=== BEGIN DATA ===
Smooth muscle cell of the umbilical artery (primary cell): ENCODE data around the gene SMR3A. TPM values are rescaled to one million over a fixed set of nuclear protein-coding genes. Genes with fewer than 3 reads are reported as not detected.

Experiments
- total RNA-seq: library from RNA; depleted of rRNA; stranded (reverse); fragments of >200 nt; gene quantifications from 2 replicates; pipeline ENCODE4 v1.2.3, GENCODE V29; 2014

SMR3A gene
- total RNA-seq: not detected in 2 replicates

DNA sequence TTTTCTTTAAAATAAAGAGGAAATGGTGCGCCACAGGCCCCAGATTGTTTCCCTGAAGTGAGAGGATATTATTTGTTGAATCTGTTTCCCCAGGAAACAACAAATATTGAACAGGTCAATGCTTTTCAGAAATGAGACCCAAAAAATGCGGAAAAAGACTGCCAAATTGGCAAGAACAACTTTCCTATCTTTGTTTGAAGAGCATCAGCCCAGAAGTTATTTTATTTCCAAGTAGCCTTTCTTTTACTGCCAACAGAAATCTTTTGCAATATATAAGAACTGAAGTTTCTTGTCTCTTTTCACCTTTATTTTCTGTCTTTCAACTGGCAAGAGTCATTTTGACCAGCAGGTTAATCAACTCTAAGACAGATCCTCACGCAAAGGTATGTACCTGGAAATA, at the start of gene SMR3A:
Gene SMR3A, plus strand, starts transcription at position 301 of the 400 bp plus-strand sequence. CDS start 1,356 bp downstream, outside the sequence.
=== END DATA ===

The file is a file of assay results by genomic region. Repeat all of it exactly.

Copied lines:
Smooth muscle cell of the umbilical artery (primary cell): ENCODE data around the gene SMR3A. TPM values are rescaled to one million over a fixed set of nuclear protein-coding genes. Genes with fewer than 3 reads are reported as not detected.

Experiments
- total RNA-seq: library from RNA; depleted of rRNA; stranded (reverse); fragments of >200 nt; gene quantifications from 2 replicates; pipeline ENCODE4 v1.2.3, GENCODE V29; 2014

SMR3A gene
- total RNA-seq: not detected in 2 replicates

DNA sequence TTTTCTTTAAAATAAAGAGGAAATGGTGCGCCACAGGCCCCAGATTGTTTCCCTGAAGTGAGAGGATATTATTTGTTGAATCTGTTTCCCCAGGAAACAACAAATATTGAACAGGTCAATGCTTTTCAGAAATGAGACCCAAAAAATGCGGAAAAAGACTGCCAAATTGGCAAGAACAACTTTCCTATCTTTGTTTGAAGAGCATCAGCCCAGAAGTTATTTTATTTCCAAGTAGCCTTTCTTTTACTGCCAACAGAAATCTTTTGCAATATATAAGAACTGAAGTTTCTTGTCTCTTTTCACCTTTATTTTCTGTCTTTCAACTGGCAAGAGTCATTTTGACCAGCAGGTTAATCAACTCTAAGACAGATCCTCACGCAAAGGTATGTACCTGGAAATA, at the start of gene SMR3A:
Gene SMR3A, plus strand, starts transcription at position 301 of the 400 bp plus-strand sequence. CDS start 1,356 bp downstream, outside the sequence.